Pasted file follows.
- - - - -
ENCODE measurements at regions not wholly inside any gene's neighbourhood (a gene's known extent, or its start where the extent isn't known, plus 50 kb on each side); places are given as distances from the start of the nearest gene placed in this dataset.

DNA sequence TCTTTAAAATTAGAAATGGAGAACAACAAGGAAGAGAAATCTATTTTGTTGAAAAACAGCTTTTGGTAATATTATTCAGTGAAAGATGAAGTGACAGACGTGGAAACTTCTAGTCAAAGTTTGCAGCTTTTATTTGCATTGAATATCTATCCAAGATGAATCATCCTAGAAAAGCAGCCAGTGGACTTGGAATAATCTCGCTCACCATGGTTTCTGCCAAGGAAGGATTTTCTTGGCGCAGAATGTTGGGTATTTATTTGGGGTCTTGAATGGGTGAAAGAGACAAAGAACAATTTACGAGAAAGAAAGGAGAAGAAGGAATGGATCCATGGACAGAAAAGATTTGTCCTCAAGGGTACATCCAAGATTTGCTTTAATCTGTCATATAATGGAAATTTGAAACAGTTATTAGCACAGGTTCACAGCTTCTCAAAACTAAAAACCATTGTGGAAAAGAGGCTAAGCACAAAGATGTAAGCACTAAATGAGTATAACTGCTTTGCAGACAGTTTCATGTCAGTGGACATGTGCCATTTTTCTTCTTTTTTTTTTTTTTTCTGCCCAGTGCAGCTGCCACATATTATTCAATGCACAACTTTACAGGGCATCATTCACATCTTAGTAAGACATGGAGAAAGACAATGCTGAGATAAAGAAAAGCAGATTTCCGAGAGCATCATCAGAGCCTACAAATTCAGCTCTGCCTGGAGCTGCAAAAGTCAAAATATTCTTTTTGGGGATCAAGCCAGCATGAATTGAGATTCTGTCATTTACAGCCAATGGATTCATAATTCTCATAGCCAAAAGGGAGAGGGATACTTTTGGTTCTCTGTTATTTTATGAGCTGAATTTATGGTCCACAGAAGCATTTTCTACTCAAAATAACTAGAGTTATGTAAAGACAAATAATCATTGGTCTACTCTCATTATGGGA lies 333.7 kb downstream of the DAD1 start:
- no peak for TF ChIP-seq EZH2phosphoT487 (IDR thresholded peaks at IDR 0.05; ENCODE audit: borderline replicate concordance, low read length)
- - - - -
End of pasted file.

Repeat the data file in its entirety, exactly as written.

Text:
ENCODE measurements at regions not wholly inside any gene's neighbourhood (a gene's known extent, or its start where the extent isn't known, plus 50 kb on each side); places are given as distances from the start of the nearest gene placed in this dataset.

DNA sequence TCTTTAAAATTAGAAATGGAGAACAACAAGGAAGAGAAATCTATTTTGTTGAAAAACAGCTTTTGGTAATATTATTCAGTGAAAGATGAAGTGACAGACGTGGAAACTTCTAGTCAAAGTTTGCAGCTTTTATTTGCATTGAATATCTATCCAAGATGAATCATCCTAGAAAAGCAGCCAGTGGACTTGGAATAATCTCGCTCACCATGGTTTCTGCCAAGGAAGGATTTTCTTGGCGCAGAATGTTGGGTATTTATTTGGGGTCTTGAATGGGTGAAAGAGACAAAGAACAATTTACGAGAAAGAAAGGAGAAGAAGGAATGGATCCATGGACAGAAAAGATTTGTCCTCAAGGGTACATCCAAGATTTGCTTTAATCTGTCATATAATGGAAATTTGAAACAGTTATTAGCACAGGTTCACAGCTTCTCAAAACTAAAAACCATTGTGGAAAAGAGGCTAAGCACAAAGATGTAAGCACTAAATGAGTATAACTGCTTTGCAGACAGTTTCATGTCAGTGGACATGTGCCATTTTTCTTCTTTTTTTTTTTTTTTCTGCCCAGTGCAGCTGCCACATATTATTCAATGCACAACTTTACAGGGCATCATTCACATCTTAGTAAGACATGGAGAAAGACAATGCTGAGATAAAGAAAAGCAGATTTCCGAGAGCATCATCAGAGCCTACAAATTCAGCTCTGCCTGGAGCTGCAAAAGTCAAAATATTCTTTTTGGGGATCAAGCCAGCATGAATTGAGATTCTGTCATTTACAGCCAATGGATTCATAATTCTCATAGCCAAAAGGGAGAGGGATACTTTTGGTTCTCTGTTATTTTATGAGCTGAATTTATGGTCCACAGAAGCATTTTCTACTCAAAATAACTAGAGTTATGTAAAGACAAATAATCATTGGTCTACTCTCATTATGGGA lies 333.7 kb downstream of the DAD1 start:
- no peak for TF ChIP-seq EZH2phosphoT487 (IDR thresholded peaks at IDR 0.05; ENCODE audit: borderline replicate concordance, low read length)